To optimize use of biologics for asthma, greater attention should be paid to adherence, according to an abstract prepared and published for the American Academy of Allergy, Asthma & Immunology 2020 Annual Meeting.
While current international asthma guidelines suggest a trial of asthma biologics for at least 4 months, little is known about persistence of asthma biologic use in clinical practice.
A recent abstract prepared and published for the American Academy of Allergy, Asthma & Immunology 2020 Annual Meeting analyzed a cohort of individuals with asthma who used at least 1 asthma biologic.
The researchers used data from 2003-2018 in the OptumLabs Data Warehouse, which includes individuals with commercial and Medicare insurance. Asthma exacerbations were defined as an asthma diagnosis associated with an emergency department visit or hospitalization, or filling a systemic corticosteroid prescription.
Of the 7977 individuals who used asthma biologics, 4659 (58%) had continuous insurance coverage (and thus complete data) for 12 months after starting.
Of individuals with 12 months of continuous coverage, 3123 (67%) continued the asthma biologic for 6 months or longer. Of the 3123 who continued for 6 months, 640 (20%) had a 50% or more reduction in asthma exacerbations in the first 6 months of use compared to the 6 months before starting.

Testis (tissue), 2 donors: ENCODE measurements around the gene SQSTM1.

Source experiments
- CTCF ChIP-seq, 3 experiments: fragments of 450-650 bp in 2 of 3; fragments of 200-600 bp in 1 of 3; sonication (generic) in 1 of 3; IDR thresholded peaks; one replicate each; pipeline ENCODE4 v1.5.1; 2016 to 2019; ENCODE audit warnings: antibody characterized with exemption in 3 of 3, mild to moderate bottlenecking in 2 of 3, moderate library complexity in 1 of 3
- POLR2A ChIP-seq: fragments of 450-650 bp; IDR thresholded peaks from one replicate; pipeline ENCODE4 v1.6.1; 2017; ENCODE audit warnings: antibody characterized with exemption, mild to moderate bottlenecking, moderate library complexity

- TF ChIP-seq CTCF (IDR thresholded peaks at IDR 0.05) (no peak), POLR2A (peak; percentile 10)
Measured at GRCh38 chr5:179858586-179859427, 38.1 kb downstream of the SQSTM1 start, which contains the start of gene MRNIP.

Of the 2483 individuals who failed to achieve a 50% reduction in asthma exacerbations in the first 6 months of treatment, 1640 (66%) continued the asthma biologic for 12 or more months.
The results demonstrate that many patients continue an asthma biologic for 12 months or more without having a 50% or greater reduction in asthma exacerbations during first 6 months of treatment.
In addition, more than 30% of patients fail to complete a 6-month treatment period with an asthma biologic.
Providers should pay attention to the persistence of use of biologics and the timing of discontinuation in order to optimize use, according to the conclusion.
Biologics for severe asthma include reslizumab, mepolizumab, dupilumab, omalizumab, and benralizumab.
Severe asthma is typically defined as asthma that requires either oral corticosteroids for more than half of the year or the combination of high-dose inhaled corticosteroids and a long-acting β agonist or other controller medication (leukotriene inhibitor/theophylline) to maintain control. Uncontrolled asthma is defined by frequent exacerbations, serious exacerbations, and/or airflow limitation.